A MOTION calling for a frictionless border between an independent Scotland and England which appeared on the draft agenda for the SNP’s annual conference will not be debated at the event, The National can reveal.

The resolution, which was backed by MSPs Emma Harper and Christine Grahame, is not listed for discussion or a vote at the online conference which is to take place from November 26 to 29.

Dr Kirsty Hughes (below), the founder of the former think tank the Scottish Centre on European Relations, said she wasn’t surprised the motion was dropped as an open border between an independent Scotland in the EU and an England outside the EU was not a realistic option.

EU experts call for border discussion as motion drops from SNP conference agenda

However, she added that she thought the implications of a harder border with the rest of the UK and an open border with the EU should be a matter that was being discussed by the party regarding what it meant for the independence case.

“It’s not surprising that the motion has been dropped since there is no point debating something that is not feasible, ie a fully open border with England if Scotland is independent in the EU,” she said.

READ MORE: Demand for 'frictionless border' with rest of UK after independence

“The SNP certainly should be discussing the implications of a harder border to the rest of the UK and an open border to the EU – the costs and benefits and how the direct border impacts will interact with the wider economic change, positive and negative, that independence will bring.”

She added: “You only have to look at the difficulties in softening the Britain-Northern Ireland border, despite Northern Ireland only being in the EU’s single market for goods and having almost no barriers for trade from Northern Ireland to Great Britain to see the problems.

“An independent Scotland in the EU will have a full EU external border, just as Ireland, France or Denmark does. There is no getting away from that and the SNP needs to debate policy options on the basis of reality not wishful thinking.”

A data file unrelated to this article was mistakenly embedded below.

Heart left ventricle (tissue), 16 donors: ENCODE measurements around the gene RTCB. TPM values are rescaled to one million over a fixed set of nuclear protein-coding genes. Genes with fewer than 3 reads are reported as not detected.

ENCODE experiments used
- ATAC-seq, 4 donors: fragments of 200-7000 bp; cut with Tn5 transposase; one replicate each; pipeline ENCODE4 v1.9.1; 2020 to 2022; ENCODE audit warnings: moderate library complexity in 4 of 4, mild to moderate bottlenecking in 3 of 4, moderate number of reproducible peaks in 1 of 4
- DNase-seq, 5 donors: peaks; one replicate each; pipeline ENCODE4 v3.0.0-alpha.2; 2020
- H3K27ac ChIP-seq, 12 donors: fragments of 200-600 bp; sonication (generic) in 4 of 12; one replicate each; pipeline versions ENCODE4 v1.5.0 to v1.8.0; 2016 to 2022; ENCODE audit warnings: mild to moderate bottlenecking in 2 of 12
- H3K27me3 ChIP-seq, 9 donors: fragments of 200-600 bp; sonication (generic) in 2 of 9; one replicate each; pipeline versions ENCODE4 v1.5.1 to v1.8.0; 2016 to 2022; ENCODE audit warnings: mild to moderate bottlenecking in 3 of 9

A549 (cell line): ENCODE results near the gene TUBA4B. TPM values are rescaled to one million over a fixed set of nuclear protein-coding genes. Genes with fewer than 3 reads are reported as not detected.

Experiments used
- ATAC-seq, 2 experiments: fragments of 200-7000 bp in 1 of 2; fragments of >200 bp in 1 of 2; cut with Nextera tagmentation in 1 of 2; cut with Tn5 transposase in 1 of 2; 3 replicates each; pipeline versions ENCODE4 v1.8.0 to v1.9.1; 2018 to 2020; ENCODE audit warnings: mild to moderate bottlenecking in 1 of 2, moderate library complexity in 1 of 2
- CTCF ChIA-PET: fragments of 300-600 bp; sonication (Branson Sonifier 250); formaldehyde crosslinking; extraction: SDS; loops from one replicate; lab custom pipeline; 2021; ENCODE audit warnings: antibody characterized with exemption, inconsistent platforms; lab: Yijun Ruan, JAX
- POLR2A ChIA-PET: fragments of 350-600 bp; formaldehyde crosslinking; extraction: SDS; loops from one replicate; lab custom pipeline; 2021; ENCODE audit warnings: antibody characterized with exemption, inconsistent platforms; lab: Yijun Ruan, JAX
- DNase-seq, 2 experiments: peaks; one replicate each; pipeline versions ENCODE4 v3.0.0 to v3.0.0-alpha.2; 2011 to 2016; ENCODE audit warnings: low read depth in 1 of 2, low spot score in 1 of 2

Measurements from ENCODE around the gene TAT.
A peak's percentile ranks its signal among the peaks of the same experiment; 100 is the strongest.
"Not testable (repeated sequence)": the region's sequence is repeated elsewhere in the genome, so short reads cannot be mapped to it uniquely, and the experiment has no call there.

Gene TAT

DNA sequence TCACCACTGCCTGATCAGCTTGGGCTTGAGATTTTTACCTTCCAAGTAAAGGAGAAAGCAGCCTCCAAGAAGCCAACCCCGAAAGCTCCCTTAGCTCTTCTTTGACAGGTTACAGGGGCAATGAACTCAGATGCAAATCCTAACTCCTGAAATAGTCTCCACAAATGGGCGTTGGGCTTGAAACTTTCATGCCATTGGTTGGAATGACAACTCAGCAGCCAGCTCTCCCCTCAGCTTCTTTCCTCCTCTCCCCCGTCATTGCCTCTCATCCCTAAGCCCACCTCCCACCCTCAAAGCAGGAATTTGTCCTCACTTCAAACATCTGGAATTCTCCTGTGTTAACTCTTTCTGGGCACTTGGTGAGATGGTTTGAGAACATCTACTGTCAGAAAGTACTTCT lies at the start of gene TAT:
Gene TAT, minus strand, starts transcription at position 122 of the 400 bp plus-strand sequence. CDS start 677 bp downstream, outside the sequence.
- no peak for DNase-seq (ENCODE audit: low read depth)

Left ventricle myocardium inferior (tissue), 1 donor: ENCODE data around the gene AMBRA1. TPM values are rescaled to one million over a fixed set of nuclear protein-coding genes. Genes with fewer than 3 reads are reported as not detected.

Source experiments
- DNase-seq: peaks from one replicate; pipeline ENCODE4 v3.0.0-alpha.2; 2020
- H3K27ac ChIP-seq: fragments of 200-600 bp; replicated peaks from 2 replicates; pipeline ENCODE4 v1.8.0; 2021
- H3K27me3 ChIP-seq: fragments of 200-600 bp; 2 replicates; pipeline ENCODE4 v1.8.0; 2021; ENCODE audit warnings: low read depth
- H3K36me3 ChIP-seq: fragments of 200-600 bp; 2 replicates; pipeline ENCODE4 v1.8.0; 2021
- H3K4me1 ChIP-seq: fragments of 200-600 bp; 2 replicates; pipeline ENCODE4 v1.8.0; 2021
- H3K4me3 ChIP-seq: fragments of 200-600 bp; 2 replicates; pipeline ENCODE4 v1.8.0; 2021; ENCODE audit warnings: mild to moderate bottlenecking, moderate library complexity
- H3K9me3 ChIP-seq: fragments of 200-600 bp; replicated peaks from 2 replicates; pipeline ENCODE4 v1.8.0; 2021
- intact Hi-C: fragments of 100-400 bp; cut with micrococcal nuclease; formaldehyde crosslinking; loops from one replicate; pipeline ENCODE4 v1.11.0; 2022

Anthony Salamone, managing director of European Merchants, said the “obvious realities” relating to the border needed to be addressed. If Scotland chose EU membership, it would eventually be on the EU’s side of the Brexit deal. Trade between Scotland and the UK would fall under the EU-UK relationship and its requirements.

“The border is an often emotive topic, but it does not need to be. If Scotland became independent, borders would be necessary to define where Scotland (and the EU) began and ended,” he said. “The issues related to the Scotland-England border and independence are manageable.

​READ MORE: Here’s how an indy Scotland in the EU could avoid a hard border with the UK

“At this stage, however, those issues will only be manageable if the obvious realities are acknowledged and substantive proposals are made to address them.”

Harper said she had Grahame had decided to postpone the resolution for debate until the SNP’s spring conference next year as she wanted to amend the text.

“Through discussion as we were preparing the language in the resolution, my colleague Christine Grahame MSP and I have decided to postpone the resolution on trade in an independent Scotland until the spring conference as we want to make further amendments to the text,” she said.

“This will allow more time to engage with SNP members across South Scotland - who have shown a great interest - to ensure a robust debate can be held on border arrangements in an independent Scotland when the resolution is next presented.”